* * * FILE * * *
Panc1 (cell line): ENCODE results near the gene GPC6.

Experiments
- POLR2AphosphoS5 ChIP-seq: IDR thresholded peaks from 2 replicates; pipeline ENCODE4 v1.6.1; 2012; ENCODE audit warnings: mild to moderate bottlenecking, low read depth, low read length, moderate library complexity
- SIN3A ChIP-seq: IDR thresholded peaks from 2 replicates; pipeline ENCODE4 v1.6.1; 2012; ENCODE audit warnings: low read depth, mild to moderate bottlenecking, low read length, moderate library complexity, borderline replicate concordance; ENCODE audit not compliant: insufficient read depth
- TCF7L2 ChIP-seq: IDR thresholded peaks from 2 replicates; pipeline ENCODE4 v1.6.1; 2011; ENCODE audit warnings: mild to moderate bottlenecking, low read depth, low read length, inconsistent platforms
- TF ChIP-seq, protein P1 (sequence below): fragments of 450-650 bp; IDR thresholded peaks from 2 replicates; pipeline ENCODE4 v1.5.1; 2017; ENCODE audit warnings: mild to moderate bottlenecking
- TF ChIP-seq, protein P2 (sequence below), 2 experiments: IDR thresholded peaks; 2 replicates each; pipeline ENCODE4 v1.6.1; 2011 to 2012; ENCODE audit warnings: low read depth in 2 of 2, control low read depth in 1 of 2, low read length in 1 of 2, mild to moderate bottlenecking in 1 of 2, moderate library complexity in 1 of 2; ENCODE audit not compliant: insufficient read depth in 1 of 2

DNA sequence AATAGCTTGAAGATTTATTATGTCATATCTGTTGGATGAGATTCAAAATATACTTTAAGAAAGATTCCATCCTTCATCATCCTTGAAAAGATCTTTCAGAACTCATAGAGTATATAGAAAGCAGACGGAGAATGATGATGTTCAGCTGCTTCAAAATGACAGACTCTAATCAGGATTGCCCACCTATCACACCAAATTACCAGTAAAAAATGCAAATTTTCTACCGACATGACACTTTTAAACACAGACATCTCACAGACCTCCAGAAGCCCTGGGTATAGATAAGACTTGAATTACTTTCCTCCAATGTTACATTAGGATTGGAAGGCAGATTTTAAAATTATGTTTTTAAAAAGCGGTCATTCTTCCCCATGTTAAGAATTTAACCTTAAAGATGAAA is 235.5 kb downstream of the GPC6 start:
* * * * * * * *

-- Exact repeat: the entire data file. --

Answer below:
Panc1 (cell line): ENCODE results near the gene GPC6.

Experiments
- POLR2AphosphoS5 ChIP-seq: IDR thresholded peaks from 2 replicates; pipeline ENCODE4 v1.6.1; 2012; ENCODE audit warnings: mild to moderate bottlenecking, low read depth, low read length, moderate library complexity
- SIN3A ChIP-seq: IDR thresholded peaks from 2 replicates; pipeline ENCODE4 v1.6.1; 2012; ENCODE audit warnings: low read depth, mild to moderate bottlenecking, low read length, moderate library complexity, borderline replicate concordance; ENCODE audit not compliant: insufficient read depth
- TCF7L2 ChIP-seq: IDR thresholded peaks from 2 replicates; pipeline ENCODE4 v1.6.1; 2011; ENCODE audit warnings: mild to moderate bottlenecking, low read depth, low read length, inconsistent platforms
- TF ChIP-seq, protein P1 (sequence below): fragments of 450-650 bp; IDR thresholded peaks from 2 replicates; pipeline ENCODE4 v1.5.1; 2017; ENCODE audit warnings: mild to moderate bottlenecking
- TF ChIP-seq, protein P2 (sequence below), 2 experiments: IDR thresholded peaks; 2 replicates each; pipeline ENCODE4 v1.6.1; 2011 to 2012; ENCODE audit warnings: low read depth in 2 of 2, control low read depth in 1 of 2, low read length in 1 of 2, mild to moderate bottlenecking in 1 of 2, moderate library complexity in 1 of 2; ENCODE audit not compliant: insufficient read depth in 1 of 2

DNA sequence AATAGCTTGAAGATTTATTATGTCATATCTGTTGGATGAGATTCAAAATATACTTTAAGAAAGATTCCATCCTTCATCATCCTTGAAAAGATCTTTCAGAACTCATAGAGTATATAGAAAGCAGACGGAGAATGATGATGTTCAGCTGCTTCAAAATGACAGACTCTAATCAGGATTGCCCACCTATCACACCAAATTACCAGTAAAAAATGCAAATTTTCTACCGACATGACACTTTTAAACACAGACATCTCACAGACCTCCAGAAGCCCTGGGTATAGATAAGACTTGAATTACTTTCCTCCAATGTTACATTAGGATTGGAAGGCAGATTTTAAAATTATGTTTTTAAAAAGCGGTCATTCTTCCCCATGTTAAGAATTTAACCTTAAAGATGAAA is 235.5 kb downstream of the GPC6 start: